Stephen Paddock was identified by police as the gunman in the deadliest mass shooting in modern U.S. history. Here's what you need to know about him. (Monica Akhtar/The Washington Post)

In what police call the deadliest attack in modern American history, 64-year-old Stephen Paddock opened fire on concertgoers at a country music festival in Las Vegas on Sunday.

Despite the scale of the attack and Paddock’s being armed with more than 10 rifles, Las Vegas Sheriff Joe Lombardo immediately dismissed any ties to terrorism, classifying Paddock, a white male from a rural town 80 miles from Las Vegas, as a “local individual” and a “lone wolf.”

We have yet to determine whether Paddock was motivated by anyone or anything, so many are tiptoeing around terms such as “terrorist.” But if Paddock were Muslim, his status as a local individual would be entirely irrelevant, and the motive of “Islamic terrorism” or “jihad” would likely be immediately assumed, even without any evidence.

The Las Vegas shooting raises several questions linked to race and religion and how they figure into our imagining and policing of terrorism. President Trump has ushered in the third phase of the war on terror, and his brazen “clash of civilization” rhetoric around U.S. anti-terrorism policy and programming has fixated on Muslims.

Trump continues to carry forward counter-radicalization policing — the signature anti-terrorism program installed by former president Barack Obama — which seeks to identify and arrest “homegrown” Muslim radicals. Like Paddock, Dylann Roof, who killed nine churchgoers in Charleston, S.C., in 2015, was described as a “lone wolf.”

But why is one person “homegrown” while someone else is a “lone” or “local wolf”? An extensive list of exemptions has become available to white culprits of mass violence, most notably “lone wolf” or “insane,” and the Las Vegas shooting adds the status of being “a local individual” to the roster.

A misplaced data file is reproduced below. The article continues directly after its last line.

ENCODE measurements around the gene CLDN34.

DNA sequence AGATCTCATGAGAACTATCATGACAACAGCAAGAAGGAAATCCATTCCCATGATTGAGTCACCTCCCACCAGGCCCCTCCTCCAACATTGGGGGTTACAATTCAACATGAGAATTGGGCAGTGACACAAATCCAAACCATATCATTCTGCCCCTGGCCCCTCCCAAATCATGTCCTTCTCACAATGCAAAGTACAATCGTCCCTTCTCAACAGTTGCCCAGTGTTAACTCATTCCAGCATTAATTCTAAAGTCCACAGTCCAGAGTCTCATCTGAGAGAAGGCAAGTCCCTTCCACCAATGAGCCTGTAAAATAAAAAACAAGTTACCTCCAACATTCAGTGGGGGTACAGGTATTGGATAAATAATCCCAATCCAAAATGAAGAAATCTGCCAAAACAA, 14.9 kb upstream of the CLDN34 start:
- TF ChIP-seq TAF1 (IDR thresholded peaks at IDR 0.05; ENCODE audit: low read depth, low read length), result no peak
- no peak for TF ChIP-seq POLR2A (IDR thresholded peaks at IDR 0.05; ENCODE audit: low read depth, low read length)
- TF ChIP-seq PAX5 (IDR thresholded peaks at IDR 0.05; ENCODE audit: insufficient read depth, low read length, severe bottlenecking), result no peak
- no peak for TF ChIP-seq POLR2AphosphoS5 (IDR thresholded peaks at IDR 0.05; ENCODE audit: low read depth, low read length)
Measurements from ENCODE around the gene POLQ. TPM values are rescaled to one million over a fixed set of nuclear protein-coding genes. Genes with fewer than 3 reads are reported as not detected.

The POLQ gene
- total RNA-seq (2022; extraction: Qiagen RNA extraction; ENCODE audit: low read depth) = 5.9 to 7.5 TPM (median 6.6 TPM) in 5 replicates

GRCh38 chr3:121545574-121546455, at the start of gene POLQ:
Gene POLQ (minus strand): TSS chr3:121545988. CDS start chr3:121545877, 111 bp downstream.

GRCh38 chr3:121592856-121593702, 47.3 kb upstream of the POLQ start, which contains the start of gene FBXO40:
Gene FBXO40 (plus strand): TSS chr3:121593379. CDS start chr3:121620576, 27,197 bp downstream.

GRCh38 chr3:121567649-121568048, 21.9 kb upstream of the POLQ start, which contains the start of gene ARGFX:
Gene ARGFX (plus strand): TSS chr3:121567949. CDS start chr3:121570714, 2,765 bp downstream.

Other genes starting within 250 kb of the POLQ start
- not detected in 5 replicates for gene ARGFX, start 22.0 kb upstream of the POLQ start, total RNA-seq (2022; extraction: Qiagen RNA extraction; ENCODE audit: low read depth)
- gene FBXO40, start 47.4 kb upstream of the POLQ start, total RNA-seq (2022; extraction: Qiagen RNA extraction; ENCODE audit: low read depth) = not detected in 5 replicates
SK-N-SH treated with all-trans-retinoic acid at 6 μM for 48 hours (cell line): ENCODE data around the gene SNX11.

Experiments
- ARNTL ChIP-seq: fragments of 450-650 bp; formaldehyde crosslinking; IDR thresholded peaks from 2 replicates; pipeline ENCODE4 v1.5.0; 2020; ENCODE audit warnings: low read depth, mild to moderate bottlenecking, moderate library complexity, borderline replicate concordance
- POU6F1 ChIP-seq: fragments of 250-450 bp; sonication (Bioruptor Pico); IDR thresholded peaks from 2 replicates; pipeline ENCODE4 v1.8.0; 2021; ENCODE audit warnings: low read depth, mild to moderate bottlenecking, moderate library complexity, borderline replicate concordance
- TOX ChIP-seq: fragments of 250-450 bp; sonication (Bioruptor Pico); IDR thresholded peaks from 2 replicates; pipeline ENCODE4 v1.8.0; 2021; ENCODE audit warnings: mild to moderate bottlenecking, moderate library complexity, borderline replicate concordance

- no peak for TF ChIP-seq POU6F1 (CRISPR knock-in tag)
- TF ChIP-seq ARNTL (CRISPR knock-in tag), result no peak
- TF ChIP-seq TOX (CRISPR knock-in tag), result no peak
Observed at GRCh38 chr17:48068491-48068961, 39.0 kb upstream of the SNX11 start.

Certainly, many of the Muslim Americans pursued as prospective radicals in Minneapolis, Boston, Los Angeles or Washington, D.C. — cities where counter-radicalization programs are robustly enforced — are tied to specific communities. They, too, are local.

However, being brown, black and Muslim marks them as being perpetually foreign before the eyes of the state and local law enforcement tasked with the responsibility to pursue and prosecute homegrown Muslim radicals. While Muslim identity is often attached to possible collective action and foreignness, whiteness seems inextricably tied to the presumption of individuality and indigenousness.

In an April segment of “Fox & Friends,” guest co-host Jon Scott alleged that Showtime’s “Homeland” had a “political agenda” by challenging the trope that Muslim violence is driven by a violence inherent to the faith and tied to foreign terrorist actors. “Do we remember who the bombers of the Boston Marathon were?” Scott asked. “I mean, just an aside to the Muslim community, if you don’t want to be portrayed in a negative light, maybe don’t burn people alive and set off bombs and things like that.” Pete Hegseth added: “Yeah, and point out the radicalism, and say that’s not me.”

Time and again, following a terrorist attack involving a (nominal or bona-fide) Muslim individual, Muslim Americans are expected to disavow and condemn the attack. The burden of collateral and collective guilt has become a central component of the modern Muslim American experience, which they are saddled with as a consequence of private and popular Islamophobia.

However, no one expects white men to apologize on behalf of all other white men, even though 63 percent of mass shootings since 1982 have been committed by their demographic. While Muslim identity is often tied to terrorism suspicion, whiteness swiftly disconnects individuals like Paddock from other white Americans from any responsibility to disavow, condemn or apologize on behalf of “one of their own.”

Double standards and a conflation of terrorism with one group are not only a mirror of popular stereotypes, but also a reflection of core baselines in our legal system. They are messages that command us, as a society, to instantly seek vengeance and justice in the name of our country when the culprits of terrorism are Muslims, but retreat from any political analysis or finger-pointing when the culprits are white.

While we focus on Muslim boogeymen both near and far, we neglect hateful, armed white terrorists right here at home.

Clarification: An earlier version of this story mentioned a Fox News segment which Jon Scott co-hosted. To clarify, he was the guest co-host that day.

Khaled A. Beydoun is an associate professor of law at the University of Detroit Mercy School of Law and author of “American Islamophobia: Understanding the Roots and Rise of Fear” (forthcoming).